Robert de Montesquiou, Supposed Inspiration of Dorian Gray

Dorian Gray – The Picture of Dorian Gray

For those of you who have had the esteemed pleasure of reading Oscar Wilde’s seminal work, you will undoubtedly know that Dorian Gray is no asexual. He is quite literally the embodiment of sensualism, leading a life so libertine it would make many blush. In the novel, Gray finds a way to transfer all his sin to a painting. While he engages in all manner of sexual exploration, the sin is transferred to the painting so Gray may retain his youth and good looks for all time. Throughout these various sexual encounters, Gray never exhibits what would be described as romantic attachment. In fact, that is quite a point of contention for him and his colleagues, resulting in the prime conflict of the novel. So, while Gray is at the far end of the allosexual spectrum, he is also quite arguably aromantic. A fascinating read of Gray would be to perceive him as a victim of circumstance, placed in a world of rules he neither sees as applicable to him or useful in any way. Were Gray born into a society without sexual taboos, he would not be placed in a position where the tragic ending of the novel would occur.

Nagisa Kaworu

Nagisa Kaworu – Neon Genesis Evangelion

Anyone who know me personally know that I am a lover of anime and manga. I will die on the hill of defending Neon Genesis Evangelion as the greatest anime of all time. Much like Watchmen, Eva has a depth to it that encourages an exceptional amount of reflection. One of the aspects that is most mysterious, in the original series as well as all of the subsequent adaptations, is Nagisa Kaworu. The character only appears for a single episode at the end of the original series, but his impact is perhaps the most enigmatic of a series known for enigmatic moments. This perhaps in large part due to the brevity of his appearance, but that does not limit our ability to analyze him. He befriends the main character, Shinji, with ease and eventually expresses such a strong connection with him that the ultimate confrontation between the two tears Shinji’s already fragile psyche a part.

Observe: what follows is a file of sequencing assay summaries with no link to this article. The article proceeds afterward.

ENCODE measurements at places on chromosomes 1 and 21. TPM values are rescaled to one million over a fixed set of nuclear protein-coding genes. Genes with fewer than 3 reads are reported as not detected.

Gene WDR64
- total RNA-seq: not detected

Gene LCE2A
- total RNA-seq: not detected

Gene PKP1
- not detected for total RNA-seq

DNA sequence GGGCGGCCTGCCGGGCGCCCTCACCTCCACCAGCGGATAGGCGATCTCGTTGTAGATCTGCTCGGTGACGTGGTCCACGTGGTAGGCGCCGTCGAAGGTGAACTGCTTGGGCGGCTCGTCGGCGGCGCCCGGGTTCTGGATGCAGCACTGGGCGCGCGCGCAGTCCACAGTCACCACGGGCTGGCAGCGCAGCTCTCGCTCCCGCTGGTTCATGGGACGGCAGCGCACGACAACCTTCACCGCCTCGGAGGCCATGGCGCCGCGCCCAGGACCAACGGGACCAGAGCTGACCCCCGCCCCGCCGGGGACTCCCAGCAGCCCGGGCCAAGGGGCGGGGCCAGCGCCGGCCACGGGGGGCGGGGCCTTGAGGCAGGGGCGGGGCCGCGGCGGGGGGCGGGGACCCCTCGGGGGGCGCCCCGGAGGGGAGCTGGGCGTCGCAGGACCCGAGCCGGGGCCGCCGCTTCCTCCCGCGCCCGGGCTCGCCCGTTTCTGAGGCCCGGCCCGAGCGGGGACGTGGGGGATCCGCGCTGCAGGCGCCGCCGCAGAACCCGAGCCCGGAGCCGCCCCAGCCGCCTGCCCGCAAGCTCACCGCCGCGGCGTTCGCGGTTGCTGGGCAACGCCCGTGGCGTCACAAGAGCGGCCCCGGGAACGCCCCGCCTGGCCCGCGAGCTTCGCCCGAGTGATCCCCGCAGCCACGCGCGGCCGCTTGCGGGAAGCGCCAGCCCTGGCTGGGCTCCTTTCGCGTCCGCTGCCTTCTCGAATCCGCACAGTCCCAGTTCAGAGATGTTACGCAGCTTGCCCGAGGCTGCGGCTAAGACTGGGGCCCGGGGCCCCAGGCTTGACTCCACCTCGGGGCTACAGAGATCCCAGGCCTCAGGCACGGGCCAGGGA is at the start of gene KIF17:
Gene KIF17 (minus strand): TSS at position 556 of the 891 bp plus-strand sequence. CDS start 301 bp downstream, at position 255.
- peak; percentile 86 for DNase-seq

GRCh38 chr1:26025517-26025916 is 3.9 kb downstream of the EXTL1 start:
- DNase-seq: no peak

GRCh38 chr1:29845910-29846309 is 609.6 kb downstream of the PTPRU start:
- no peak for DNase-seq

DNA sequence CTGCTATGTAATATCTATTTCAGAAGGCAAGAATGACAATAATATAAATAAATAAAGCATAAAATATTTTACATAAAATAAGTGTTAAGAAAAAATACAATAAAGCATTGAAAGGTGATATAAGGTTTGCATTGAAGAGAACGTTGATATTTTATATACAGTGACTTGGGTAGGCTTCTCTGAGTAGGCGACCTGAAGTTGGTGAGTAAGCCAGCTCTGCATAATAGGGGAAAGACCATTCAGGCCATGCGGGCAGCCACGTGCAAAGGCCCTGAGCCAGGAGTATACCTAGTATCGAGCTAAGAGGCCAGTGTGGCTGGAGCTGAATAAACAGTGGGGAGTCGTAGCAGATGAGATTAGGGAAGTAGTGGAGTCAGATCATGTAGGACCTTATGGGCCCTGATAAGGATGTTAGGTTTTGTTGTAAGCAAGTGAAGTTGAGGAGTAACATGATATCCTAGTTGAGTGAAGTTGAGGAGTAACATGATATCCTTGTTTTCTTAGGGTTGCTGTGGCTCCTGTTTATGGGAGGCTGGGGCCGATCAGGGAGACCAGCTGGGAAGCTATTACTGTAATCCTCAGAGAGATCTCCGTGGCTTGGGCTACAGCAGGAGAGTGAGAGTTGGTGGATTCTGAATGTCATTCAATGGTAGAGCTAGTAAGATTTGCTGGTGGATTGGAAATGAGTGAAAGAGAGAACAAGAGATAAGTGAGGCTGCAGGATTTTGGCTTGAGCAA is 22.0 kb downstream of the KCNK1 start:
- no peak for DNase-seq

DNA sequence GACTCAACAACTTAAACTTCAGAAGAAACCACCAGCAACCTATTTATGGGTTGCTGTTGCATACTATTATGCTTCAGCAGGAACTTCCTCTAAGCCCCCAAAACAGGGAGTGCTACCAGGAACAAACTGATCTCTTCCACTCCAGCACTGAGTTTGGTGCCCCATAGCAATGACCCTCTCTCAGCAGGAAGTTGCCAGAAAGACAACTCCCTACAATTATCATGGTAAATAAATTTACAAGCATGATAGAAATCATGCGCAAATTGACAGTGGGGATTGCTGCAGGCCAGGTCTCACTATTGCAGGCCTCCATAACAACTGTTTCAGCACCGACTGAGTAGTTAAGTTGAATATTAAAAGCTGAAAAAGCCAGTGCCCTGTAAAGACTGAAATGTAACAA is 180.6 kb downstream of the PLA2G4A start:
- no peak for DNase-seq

That connection alone, would verge on the romantic. However, considering the sexual overtones that Shinji has with each character in the show, both male and female, it seems odd that his relationship with Kaworu, as brief as it is, is not one mired in eroticism. Whereas other characters directly refer to the sexual connection between them and Shinji, even using it as leverage over him, Kaworu does not. Kaworu seems to genuinely care for Shinji and does not attempt to manipulate him for his own benefit, making this relationship a unique one worthy of consideration.

George Emerson

George Emerson – A Room with A View